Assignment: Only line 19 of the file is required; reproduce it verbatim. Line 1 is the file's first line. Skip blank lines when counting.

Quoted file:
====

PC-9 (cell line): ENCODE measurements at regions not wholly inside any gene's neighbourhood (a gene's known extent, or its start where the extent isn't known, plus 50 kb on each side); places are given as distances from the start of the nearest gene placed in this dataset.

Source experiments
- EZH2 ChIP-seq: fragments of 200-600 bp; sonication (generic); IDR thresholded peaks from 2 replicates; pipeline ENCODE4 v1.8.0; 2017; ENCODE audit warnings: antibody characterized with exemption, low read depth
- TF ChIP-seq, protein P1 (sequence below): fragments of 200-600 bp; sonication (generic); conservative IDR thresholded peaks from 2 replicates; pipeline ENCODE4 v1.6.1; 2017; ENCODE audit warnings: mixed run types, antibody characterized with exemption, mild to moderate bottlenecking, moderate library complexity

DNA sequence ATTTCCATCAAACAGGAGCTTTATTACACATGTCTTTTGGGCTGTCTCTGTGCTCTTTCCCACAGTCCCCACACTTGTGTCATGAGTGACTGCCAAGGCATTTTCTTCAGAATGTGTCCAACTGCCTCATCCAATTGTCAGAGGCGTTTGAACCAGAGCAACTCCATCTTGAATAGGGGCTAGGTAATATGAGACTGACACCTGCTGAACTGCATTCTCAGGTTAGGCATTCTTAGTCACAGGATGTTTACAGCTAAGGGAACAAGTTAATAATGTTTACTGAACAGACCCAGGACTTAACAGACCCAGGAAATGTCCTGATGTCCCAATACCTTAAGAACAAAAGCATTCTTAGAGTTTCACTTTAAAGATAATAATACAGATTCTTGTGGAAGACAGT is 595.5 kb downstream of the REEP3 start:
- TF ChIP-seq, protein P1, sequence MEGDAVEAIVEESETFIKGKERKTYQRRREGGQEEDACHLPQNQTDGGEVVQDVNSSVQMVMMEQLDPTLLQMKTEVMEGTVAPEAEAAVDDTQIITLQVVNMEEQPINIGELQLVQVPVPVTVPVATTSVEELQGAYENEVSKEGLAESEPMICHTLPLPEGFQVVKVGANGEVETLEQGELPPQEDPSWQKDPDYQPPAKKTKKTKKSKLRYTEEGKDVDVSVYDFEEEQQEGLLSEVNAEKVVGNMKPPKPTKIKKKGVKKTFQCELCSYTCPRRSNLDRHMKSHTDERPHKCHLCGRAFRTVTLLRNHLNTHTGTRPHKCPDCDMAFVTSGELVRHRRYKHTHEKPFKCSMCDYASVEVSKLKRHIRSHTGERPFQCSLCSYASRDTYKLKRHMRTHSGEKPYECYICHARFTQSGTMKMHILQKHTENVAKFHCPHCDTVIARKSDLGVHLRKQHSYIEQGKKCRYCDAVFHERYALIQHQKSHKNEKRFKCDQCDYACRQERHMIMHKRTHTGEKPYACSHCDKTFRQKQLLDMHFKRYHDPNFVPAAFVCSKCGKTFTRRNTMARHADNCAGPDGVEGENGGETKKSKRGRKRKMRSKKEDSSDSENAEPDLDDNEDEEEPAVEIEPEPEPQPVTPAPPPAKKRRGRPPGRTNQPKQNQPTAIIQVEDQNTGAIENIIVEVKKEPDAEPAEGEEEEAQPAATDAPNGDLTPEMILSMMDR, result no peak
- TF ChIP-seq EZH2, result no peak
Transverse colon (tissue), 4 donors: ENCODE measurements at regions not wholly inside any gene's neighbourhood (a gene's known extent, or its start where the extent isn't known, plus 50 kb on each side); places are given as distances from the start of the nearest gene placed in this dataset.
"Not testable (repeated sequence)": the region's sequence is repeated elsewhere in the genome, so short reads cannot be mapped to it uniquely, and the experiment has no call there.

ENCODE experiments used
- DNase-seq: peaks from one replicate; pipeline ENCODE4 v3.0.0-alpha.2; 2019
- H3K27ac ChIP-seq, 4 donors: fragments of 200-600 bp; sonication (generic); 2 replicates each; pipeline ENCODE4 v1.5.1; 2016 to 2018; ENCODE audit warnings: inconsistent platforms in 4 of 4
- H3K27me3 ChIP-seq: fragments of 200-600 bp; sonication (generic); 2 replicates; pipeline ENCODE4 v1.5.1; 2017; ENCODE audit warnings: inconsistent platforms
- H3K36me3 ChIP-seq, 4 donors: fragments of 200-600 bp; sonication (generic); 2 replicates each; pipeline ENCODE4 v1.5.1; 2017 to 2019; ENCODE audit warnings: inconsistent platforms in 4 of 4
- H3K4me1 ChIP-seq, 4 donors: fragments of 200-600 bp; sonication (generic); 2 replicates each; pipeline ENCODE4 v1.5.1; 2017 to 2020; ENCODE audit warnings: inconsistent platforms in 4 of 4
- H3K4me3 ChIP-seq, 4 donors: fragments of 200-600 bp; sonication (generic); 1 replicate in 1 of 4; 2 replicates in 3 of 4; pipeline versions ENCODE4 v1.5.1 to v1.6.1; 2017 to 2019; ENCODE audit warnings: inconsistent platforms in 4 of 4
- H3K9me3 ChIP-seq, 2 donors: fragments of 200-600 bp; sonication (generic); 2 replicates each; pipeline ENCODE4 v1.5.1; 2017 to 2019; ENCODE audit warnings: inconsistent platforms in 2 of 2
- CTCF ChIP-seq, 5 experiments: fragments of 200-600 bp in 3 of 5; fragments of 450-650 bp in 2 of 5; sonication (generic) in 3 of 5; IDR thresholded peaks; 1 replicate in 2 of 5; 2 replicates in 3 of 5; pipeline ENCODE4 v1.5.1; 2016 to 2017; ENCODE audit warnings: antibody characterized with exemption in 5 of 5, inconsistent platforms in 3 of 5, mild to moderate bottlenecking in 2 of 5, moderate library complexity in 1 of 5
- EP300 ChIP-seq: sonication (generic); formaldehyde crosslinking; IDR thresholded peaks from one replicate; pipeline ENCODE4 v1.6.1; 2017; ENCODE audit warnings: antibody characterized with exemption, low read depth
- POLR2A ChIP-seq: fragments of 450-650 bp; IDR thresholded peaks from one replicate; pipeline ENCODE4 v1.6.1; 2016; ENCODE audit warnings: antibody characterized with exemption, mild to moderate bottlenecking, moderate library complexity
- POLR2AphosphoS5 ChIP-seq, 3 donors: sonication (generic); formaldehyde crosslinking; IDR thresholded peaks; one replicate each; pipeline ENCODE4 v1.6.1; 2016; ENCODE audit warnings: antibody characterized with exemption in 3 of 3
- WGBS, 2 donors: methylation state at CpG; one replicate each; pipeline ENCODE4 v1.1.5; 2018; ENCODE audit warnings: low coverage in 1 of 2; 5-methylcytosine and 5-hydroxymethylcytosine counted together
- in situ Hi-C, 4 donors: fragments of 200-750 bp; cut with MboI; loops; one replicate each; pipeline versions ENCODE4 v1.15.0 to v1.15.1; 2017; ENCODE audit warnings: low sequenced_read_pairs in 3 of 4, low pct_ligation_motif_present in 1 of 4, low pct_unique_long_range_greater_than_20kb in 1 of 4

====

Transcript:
- EP300 ChIP-seq: sonication (generic); formaldehyde crosslinking; IDR thresholded peaks from one replicate; pipeline ENCODE4 v1.6.1; 2017; ENCODE audit warnings: antibody characterized with exemption, low read depth